Six faculty members from Harvard Medical School (HMS) are among 60 new members recently elected to the Institute of Medicine (IOM) of the National Academy of Sciences. With their election, members make a commitment to volunteer on committees engaged in a broad range of health policy issues.
The new members
Robert Brown Jr. is a professor of neurology and director of the Day Neuromuscular Research Laboratory at Massachusetts General Hospital. His studies of the molecular defects underlying selected inherited neuromuscular diseases, including amyotrophic lateral sclerosis (Lou Gehrig’s disease), a form of muscular dystrophy, one form of periodic paralysis, and a familial nerve disease, have resulted in identifying the gene defects triggering these disorders. Brown has studies under way to define the genetic mechanisms that cause paralysis.
Joan Brugge is a professor of cell biology, whose lab is examining the cellular pathways and associated gene products that control the initiation and progression of breast cancer. Her lab also is exploring cellular pathways that mediate cytoskeletal rearrangements associated with adhesion, migration, and phagocytosis of hematopoietic cells involved in inflammation and blood clotting.
Dennis Kasper, executive dean for academic programs at HMS and the director of the Channing Laboratory, is a professor of microbiology and molecular genetics whose research is focused on the pathogenesis of bacterial infections and the interaction of these organisms with the host. Kasper, the William Ellery Channing professor of medicine, has major interests in the biochemistry, biology, and genetics of capsular polysaccharides of important human pathogens. His work has resulted in the development of novel interventions to prevent and treat infectious diseases and their complications.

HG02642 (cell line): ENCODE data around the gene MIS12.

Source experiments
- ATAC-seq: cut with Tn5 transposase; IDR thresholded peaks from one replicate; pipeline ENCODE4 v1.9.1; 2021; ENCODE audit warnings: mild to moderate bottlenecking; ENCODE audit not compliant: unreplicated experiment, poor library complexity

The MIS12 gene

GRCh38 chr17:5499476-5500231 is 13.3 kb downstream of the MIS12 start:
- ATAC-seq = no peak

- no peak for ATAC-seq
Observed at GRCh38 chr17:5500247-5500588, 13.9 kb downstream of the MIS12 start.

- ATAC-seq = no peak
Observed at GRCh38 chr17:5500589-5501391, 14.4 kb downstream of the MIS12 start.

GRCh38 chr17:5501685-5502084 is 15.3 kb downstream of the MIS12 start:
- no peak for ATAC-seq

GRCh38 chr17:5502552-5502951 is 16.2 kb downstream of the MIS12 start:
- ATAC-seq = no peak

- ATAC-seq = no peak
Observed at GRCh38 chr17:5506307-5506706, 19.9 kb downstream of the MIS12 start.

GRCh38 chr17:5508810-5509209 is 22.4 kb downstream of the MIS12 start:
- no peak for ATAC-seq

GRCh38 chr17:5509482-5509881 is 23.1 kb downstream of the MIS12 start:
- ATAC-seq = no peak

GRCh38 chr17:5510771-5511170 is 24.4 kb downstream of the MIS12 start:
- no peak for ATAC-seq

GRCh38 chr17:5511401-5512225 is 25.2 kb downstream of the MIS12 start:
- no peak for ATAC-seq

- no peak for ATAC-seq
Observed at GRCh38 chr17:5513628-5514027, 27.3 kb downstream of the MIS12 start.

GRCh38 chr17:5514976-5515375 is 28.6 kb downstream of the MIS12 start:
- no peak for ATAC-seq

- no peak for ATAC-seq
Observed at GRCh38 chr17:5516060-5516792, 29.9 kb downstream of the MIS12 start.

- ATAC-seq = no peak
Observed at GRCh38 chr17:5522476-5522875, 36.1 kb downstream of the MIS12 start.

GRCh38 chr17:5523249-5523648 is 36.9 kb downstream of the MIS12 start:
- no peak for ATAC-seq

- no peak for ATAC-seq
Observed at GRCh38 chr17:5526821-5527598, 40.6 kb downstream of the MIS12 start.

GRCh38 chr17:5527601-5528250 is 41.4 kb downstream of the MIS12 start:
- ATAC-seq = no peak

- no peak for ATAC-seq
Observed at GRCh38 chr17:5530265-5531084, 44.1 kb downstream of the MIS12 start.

Elliot Kieff, the Harriet Ryan Albee Professor of Medicine and professor of microbiology and molecular genetics, is the co-director of the Channing Laboratory, whose lab has pioneered the genetics and biochemistry of the Epstein – Barr virus infection. Kieff’s recent work has explored the mechanisms by which this virus persists in cells, alters lymphocyte growth, and causes lymphomas and Hodgkin’s disease.
Joseph Vacanti, the John Homans professor of surgery at Massachusetts General Hospital, studies tissue engineering for reconstructive surgery and organ fabrication to meet the need for organs in transplantation. His clinical interests are in pediatric and transplantation surgery.
Warren Zapol is the Reginald Jenney Professor of Anasthesia and anasthetist – in – chief at Massachusetts General Hospital. He has contributed to the understanding of acute respiratory distress syndrome, pulmonary circulation and its control of vascular resistance during inflammatory lung disease, extracorporeal membrane oxygenation (artificial lungs), and, most recently, the use of inhaled nitric oxide for treating pulmonary hypertension in newborns and adults.